Aug 31, 2014 N rated it liked it  ·  review of another edition
1) ''I had never been very comfortable with large ideas---astrophysics, areology, all seemed cavernous and dismal compared to the bright briefness of human history. In my studies I focused on the intricacies of politics and culture, human interaction; Charles I think preferred the wide-open territories of nature without humanity.''

2) '''Earth is really something,' Orianna said with a wonderfully languid blink. 'I see it a lot more clearly now that I've been to Mars.'''

3) ''The Moon hung clean si
Nicholas Barone
Jul 25, 2011 Nicholas Barone rated it really liked it
I'd probably place Moving Mars right next to Blood Music as my favorite novels by Greg Bear. The story is set in the same universe as Queen of Angels, Slant, and Heads - some 130-140 years after the events of QoA and Slant, about 50 years after the events of Heads. The story references the events of Heads, and Jill (the first self aware AI and a main character in QoA and Slant) puts in a brief appearance, but like the other three novels, the plot of Moving Mars stands on its own.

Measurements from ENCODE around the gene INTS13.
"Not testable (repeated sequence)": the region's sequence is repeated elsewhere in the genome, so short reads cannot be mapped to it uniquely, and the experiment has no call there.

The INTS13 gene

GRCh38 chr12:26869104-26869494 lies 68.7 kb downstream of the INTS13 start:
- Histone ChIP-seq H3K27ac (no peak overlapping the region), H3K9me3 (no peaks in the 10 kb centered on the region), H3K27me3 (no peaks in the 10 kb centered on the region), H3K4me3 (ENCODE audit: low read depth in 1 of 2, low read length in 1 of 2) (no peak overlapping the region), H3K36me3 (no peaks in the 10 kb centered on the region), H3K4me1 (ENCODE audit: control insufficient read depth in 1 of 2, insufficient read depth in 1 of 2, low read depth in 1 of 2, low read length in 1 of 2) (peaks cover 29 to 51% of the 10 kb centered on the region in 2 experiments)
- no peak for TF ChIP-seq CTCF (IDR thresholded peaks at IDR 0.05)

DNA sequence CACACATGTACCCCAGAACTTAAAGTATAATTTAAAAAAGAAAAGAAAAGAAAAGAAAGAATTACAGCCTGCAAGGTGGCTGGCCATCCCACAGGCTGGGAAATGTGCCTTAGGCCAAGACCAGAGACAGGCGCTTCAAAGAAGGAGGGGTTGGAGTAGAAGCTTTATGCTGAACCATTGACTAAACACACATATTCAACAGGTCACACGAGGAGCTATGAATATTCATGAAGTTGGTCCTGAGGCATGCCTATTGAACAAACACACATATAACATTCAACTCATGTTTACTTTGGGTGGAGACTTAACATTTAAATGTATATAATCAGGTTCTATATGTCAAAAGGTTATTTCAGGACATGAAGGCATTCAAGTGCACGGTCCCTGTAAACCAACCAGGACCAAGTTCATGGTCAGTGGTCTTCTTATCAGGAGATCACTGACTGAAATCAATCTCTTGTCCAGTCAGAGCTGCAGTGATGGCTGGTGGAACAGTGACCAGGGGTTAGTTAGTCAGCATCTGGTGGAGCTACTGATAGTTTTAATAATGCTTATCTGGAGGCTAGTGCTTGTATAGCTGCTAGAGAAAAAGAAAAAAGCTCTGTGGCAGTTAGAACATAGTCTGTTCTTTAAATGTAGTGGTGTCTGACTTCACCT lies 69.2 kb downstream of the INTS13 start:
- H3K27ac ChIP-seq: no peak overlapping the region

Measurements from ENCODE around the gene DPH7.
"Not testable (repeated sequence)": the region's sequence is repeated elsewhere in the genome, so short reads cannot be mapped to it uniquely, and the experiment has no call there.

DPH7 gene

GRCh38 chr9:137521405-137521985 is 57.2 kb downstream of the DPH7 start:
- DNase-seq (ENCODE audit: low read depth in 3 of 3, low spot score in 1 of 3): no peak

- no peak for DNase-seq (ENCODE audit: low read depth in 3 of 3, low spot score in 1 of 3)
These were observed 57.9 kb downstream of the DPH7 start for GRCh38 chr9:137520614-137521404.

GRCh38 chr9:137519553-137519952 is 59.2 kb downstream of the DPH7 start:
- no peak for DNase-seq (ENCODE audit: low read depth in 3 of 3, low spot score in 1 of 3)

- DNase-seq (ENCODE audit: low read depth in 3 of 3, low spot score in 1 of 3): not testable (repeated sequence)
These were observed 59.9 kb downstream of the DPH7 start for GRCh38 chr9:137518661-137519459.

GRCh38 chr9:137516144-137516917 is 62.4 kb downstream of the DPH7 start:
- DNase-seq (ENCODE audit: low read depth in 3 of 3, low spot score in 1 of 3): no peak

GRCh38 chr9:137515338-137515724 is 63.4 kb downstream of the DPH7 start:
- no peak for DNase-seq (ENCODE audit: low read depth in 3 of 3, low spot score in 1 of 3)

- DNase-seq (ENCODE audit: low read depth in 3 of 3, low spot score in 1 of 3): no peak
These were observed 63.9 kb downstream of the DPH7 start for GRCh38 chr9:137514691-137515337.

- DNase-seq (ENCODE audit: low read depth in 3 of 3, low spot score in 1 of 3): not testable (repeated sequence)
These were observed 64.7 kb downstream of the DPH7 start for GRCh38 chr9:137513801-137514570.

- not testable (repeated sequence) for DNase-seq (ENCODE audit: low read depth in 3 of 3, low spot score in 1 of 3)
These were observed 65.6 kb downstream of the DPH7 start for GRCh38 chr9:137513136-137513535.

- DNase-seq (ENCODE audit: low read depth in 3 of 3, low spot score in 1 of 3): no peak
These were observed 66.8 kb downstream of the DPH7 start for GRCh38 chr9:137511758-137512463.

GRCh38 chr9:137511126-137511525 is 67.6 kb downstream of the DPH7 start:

The story follo
Apr 14, 2008 Dana rated it really liked it
Shelves: science-fiction
I actually read this book for the first time back in either middle school or early high school. I remembered liking it, so I bought it for my boyfriend when I saw it in a used bookstore many years later while in graduate school. I just reread it, and it is fascinating to me how much of it I didn't remember. What I had retained from the first reading was just a sense, a feel, an impression of what life would be like on Mars. I had grown up watching Star Trek and Babylon 5, so this was fun and int ...more
Nicholas Whyte[return][return]This Nebula winner is the autobiography of Casseia Majumdar, Martian stateswoman, who is at the heart of an independence struggle that ends up with the entire planet escaping not just politically but physically from the rest of the solar system. All kinds of resonances in here from sf's history - the three that came immediately to mind were Heinlein's The Moon is a Harsh Mistress, also his Red Planet and Asimov's very early short story, "The ...more